Jerome R. Corsi, a Harvard Ph.D., is a WND senior staff reporter. He has authored many books, including No. 1 N.Y. Times best-sellers "The Obama Nation" and "Unfit for Command." Corsi's latest book is "Who Really Killed Kennedy?"More ↓Less ↑
Ignacio Ramos and Jose Alonso Compean (KFOX-TV, El Paso, Texas)
A series of unexplained discrepancies and contradictions mar the Report of Investigation that was released recently by the Department of Homeland Security to Congress over the case involving former U.S. Border Patrol agents Ignacio Ramos and Jose Compean.
Ramos and Compean were charged, tried and convicted of shooting Aldrete-Davil, a fleeing drug smuggler, in the buttocks. They were given sentences of 11 and 12 years in prison, while federal prosecutors granted the drug smuggler immunity to return to the United States and testify against the law enforcement officers. The circumstances of the case have outraged many concerned over the problems of illegal immigration and running drugs from Mexico into the United States. Dozens of members of Congress as well as several activist groups have called for the officers to be pardoned.
But the investigation into the record is further complicated, not only by the redactions in the report, but by the failure of the U.S. District Court in El Paso to produce a transcript of the trial, now some 11 months after the trial was completed. Moreover, the Homeland Security document refers to many investigative reports not included in the redacted report.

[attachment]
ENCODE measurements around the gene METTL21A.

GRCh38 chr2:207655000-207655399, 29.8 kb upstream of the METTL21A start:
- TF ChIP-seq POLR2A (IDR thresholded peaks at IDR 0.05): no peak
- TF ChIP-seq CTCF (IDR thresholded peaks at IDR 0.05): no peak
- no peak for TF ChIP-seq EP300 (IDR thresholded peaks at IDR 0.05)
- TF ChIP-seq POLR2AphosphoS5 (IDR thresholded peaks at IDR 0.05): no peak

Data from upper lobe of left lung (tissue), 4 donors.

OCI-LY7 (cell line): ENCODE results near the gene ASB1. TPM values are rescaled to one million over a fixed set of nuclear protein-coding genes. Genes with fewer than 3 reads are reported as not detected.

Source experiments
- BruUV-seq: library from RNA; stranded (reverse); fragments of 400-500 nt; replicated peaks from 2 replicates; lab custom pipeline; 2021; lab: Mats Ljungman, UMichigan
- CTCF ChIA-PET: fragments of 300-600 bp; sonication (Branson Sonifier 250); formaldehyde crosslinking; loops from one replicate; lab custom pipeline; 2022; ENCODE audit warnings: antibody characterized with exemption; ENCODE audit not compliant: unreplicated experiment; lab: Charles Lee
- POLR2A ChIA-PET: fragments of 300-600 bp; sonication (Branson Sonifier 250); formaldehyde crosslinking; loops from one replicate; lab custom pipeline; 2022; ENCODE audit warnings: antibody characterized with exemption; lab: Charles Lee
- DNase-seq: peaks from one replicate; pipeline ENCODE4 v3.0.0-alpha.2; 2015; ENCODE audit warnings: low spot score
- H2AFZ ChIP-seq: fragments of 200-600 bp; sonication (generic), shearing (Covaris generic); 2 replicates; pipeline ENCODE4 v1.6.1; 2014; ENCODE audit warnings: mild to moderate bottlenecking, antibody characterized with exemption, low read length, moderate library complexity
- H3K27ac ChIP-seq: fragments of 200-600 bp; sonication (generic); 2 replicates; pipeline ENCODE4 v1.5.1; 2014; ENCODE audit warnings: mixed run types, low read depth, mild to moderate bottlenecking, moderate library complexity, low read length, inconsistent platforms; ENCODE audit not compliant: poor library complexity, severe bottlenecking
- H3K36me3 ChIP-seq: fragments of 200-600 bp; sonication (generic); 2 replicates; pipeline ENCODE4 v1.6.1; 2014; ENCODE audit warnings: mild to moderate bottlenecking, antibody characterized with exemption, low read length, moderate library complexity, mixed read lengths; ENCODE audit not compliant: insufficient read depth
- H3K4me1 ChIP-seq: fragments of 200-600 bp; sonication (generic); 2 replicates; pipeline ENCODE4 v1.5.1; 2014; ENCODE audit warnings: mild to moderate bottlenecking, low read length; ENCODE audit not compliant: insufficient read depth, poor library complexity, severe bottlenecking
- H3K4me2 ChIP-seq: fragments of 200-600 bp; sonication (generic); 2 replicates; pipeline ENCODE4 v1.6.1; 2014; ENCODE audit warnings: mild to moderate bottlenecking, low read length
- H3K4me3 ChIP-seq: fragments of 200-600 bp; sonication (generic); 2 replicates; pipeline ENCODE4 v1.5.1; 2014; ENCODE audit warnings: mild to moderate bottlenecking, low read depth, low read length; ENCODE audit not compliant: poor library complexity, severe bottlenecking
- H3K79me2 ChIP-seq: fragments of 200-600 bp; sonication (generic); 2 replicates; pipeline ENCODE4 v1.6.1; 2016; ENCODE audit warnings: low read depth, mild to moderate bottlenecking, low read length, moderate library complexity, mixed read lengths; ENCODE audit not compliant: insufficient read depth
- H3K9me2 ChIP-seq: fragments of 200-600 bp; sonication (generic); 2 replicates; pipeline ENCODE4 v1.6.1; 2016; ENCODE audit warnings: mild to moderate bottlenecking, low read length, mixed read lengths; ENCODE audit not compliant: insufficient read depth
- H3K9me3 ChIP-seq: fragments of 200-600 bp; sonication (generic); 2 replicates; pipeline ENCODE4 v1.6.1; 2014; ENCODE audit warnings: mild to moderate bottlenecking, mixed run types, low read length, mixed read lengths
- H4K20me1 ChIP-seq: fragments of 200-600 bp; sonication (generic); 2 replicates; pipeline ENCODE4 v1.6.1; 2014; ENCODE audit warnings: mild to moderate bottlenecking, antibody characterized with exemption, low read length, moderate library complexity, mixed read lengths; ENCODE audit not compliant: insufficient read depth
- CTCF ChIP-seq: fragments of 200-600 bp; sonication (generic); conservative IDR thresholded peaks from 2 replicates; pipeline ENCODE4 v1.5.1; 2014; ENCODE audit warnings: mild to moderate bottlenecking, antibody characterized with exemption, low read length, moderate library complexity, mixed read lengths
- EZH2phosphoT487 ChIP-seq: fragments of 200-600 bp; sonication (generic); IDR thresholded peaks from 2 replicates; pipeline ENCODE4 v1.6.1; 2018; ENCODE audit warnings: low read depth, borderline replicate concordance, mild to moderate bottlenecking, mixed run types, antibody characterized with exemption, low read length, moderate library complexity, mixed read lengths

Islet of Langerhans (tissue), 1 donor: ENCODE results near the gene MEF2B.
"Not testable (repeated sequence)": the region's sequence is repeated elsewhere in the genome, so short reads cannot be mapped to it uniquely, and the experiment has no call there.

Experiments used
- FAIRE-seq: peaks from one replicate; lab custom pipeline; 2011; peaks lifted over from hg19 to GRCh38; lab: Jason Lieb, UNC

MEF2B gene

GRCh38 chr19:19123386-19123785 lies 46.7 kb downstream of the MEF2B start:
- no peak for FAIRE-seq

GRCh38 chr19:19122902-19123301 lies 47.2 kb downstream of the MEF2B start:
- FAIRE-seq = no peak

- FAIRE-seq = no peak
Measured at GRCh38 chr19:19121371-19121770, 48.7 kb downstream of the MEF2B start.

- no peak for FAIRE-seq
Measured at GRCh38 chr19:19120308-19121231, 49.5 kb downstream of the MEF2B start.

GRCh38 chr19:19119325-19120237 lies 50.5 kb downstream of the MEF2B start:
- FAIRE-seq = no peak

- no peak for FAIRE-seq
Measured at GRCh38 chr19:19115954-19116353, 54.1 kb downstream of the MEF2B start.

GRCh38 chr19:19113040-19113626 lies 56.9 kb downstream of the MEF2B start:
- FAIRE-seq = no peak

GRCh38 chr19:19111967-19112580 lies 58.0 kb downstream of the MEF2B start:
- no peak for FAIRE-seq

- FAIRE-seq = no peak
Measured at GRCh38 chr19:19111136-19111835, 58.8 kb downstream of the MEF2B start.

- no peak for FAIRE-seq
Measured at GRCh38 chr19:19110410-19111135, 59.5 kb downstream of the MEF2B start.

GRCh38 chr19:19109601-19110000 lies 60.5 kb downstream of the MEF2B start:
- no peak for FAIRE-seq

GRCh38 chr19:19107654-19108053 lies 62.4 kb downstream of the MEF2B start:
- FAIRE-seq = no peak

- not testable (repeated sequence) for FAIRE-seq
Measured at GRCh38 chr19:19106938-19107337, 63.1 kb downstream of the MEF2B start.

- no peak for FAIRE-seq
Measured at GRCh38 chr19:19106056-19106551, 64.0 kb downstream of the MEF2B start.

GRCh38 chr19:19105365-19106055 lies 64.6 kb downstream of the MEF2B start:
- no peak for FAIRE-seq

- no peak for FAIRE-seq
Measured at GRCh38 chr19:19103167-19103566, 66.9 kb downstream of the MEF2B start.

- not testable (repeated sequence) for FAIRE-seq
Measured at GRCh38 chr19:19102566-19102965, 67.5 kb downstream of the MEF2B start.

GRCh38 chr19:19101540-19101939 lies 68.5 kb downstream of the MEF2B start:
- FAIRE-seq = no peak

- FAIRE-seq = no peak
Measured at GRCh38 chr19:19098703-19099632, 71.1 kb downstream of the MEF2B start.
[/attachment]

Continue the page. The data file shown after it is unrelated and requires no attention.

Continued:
Similarly unanswered is exactly who Aldrete-Davila is and how he entered the United States on Feb. 17, 2005. Government investigators and the prosecutor do not have a consistent answer to this important question, one considered central to the entire case.
“The prosecutors did not know who Aldrete-Davila really was,” Andy Ramirez, chairman of Friends of the Border Patrol told WND, “nor did they care to find out. Once [prosecutor] Johnny Sutton found the drug smuggler, he set his mind on prosecuting the Border Patrol agents. There is nothing in the record to suggest Sutton ever spent a single minute investigating the drug smuggler for prosecution, or finding out who might be related to the drug smuggler that he could prosecute.”
WND presented Ramirez with four conflicting versions of Aldrete-Davila’s identity, based on official government documents and testimony.
The first version emerges from Homeland Security investigative reports filed by Special Agent Christopher Sanchez, which typically start out with the same paragraph. An example is the memorandum filed on March 24, 2005, and included in the recent report to Congress.
In that report, Christopher Sanchez writes that “Osvaldo Aldrete-Davila, a Mexican national, was shot by an unknown BP Agent while attempting to cross into the United States.” This is version one – that Aldrete-Davila was shot while attempting to enter the United States from Mexico. It makes Aldrete-Davila sound as if he were a typical illegal immigrant coming into the United States, possibly even to find work to feed his family.
Ramirez commented, on the first version, that “if you believed this version, Aldrete-Davila had nothing to do with the drugs whatsoever. This is the cosmetic version, the version designed to make Aldrete-Davila a complete victim of the rogue Border Patrol just out to kill a Mexican.”